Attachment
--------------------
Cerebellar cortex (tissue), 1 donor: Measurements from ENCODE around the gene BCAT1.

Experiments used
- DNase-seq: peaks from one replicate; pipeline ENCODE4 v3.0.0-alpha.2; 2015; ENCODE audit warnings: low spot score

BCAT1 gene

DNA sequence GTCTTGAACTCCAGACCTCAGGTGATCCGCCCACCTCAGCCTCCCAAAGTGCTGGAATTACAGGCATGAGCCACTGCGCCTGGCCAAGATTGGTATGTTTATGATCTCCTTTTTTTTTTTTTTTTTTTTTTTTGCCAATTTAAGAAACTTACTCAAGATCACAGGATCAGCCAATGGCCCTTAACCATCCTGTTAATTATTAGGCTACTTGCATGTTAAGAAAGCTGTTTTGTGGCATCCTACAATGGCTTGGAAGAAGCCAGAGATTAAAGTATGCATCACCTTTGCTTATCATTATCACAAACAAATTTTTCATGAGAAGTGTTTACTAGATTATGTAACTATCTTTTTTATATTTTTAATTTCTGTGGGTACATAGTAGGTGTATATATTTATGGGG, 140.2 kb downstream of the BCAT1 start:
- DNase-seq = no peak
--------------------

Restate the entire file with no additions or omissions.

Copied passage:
Cerebellar cortex (tissue), 1 donor: Measurements from ENCODE around the gene BCAT1.

Experiments used
- DNase-seq: peaks from one replicate; pipeline ENCODE4 v3.0.0-alpha.2; 2015; ENCODE audit warnings: low spot score

BCAT1 gene

DNA sequence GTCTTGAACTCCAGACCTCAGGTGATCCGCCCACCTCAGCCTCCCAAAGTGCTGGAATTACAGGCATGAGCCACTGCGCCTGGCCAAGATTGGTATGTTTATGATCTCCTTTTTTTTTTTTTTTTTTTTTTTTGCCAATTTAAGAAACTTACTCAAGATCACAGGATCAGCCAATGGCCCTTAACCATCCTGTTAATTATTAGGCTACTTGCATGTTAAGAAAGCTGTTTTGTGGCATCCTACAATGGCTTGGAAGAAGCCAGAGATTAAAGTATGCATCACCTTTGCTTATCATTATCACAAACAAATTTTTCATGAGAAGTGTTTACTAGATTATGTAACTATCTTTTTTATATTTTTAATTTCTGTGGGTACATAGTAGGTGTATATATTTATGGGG, 140.2 kb downstream of the BCAT1 start:
- DNase-seq = no peak